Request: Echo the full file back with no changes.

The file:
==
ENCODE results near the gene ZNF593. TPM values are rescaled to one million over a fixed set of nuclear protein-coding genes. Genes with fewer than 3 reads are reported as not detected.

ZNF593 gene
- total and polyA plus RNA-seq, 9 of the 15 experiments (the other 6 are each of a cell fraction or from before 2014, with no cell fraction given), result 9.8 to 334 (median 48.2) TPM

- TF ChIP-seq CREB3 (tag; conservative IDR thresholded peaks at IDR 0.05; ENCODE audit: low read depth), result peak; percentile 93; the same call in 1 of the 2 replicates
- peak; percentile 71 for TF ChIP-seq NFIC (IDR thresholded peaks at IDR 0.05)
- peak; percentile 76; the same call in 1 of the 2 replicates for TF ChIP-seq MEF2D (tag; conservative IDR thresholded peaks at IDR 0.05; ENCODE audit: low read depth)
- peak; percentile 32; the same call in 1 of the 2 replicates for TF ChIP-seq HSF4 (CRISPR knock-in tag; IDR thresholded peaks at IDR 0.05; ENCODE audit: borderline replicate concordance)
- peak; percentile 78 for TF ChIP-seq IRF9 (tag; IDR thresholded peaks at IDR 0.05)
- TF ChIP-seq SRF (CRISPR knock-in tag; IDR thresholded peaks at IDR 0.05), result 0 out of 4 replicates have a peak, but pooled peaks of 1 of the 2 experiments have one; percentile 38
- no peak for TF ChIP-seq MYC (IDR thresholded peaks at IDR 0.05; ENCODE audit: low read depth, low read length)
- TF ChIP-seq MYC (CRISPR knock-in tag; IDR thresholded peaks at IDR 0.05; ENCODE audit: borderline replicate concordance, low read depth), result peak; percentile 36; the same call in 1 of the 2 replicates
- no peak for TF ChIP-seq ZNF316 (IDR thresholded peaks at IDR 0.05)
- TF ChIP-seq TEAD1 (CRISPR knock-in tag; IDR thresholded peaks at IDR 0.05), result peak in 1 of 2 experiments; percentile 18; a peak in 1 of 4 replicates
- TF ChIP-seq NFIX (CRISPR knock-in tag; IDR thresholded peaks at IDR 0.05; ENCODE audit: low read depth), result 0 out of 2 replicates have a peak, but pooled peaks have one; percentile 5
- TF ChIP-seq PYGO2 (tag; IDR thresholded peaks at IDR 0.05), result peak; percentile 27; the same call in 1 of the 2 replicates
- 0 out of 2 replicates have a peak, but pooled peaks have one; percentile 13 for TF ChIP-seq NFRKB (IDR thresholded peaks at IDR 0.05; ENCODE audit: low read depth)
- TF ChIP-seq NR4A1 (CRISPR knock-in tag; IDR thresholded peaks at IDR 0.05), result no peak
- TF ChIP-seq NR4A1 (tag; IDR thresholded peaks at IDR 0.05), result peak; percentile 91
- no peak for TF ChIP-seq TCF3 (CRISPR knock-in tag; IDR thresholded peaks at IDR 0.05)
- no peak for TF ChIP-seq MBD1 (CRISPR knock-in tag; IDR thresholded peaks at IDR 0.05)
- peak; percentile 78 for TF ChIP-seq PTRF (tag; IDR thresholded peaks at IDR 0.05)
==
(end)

ENCODE results near the gene ZNF593. TPM values are rescaled to one million over a fixed set of nuclear protein-coding genes. Genes with fewer than 3 reads are reported as not detected.

ZNF593 gene
- total and polyA plus RNA-seq, 9 of the 15 experiments (the other 6 are each of a cell fraction or from before 2014, with no cell fraction given), result 9.8 to 334 (median 48.2) TPM

- TF ChIP-seq CREB3 (tag; conservative IDR thresholded peaks at IDR 0.05; ENCODE audit: low read depth), result peak; percentile 93; the same call in 1 of the 2 replicates
- peak; percentile 71 for TF ChIP-seq NFIC (IDR thresholded peaks at IDR 0.05)
- peak; percentile 76; the same call in 1 of the 2 replicates for TF ChIP-seq MEF2D (tag; conservative IDR thresholded peaks at IDR 0.05; ENCODE audit: low read depth)
- peak; percentile 32; the same call in 1 of the 2 replicates for TF ChIP-seq HSF4 (CRISPR knock-in tag; IDR thresholded peaks at IDR 0.05; ENCODE audit: borderline replicate concordance)
- peak; percentile 78 for TF ChIP-seq IRF9 (tag; IDR thresholded peaks at IDR 0.05)
- TF ChIP-seq SRF (CRISPR knock-in tag; IDR thresholded peaks at IDR 0.05), result 0 out of 4 replicates have a peak, but pooled peaks of 1 of the 2 experiments have one; percentile 38
- no peak for TF ChIP-seq MYC (IDR thresholded peaks at IDR 0.05; ENCODE audit: low read depth, low read length)
- TF ChIP-seq MYC (CRISPR knock-in tag; IDR thresholded peaks at IDR 0.05; ENCODE audit: borderline replicate concordance, low read depth), result peak; percentile 36; the same call in 1 of the 2 replicates
- no peak for TF ChIP-seq ZNF316 (IDR thresholded peaks at IDR 0.05)
- TF ChIP-seq TEAD1 (CRISPR knock-in tag; IDR thresholded peaks at IDR 0.05), result peak in 1 of 2 experiments; percentile 18; a peak in 1 of 4 replicates
- TF ChIP-seq NFIX (CRISPR knock-in tag; IDR thresholded peaks at IDR 0.05; ENCODE audit: low read depth), result 0 out of 2 replicates have a peak, but pooled peaks have one; percentile 5
- TF ChIP-seq PYGO2 (tag; IDR thresholded peaks at IDR 0.05), result peak; percentile 27; the same call in 1 of the 2 replicates
- 0 out of 2 replicates have a peak, but pooled peaks have one; percentile 13 for TF ChIP-seq NFRKB (IDR thresholded peaks at IDR 0.05; ENCODE audit: low read depth)
- TF ChIP-seq NR4A1 (CRISPR knock-in tag; IDR thresholded peaks at IDR 0.05), result no peak
- TF ChIP-seq NR4A1 (tag; IDR thresholded peaks at IDR 0.05), result peak; percentile 91
- no peak for TF ChIP-seq TCF3 (CRISPR knock-in tag; IDR thresholded peaks at IDR 0.05)
- no peak for TF ChIP-seq MBD1 (CRISPR knock-in tag; IDR thresholded peaks at IDR 0.05)
- peak; percentile 78 for TF ChIP-seq PTRF (tag; IDR thresholded peaks at IDR 0.05)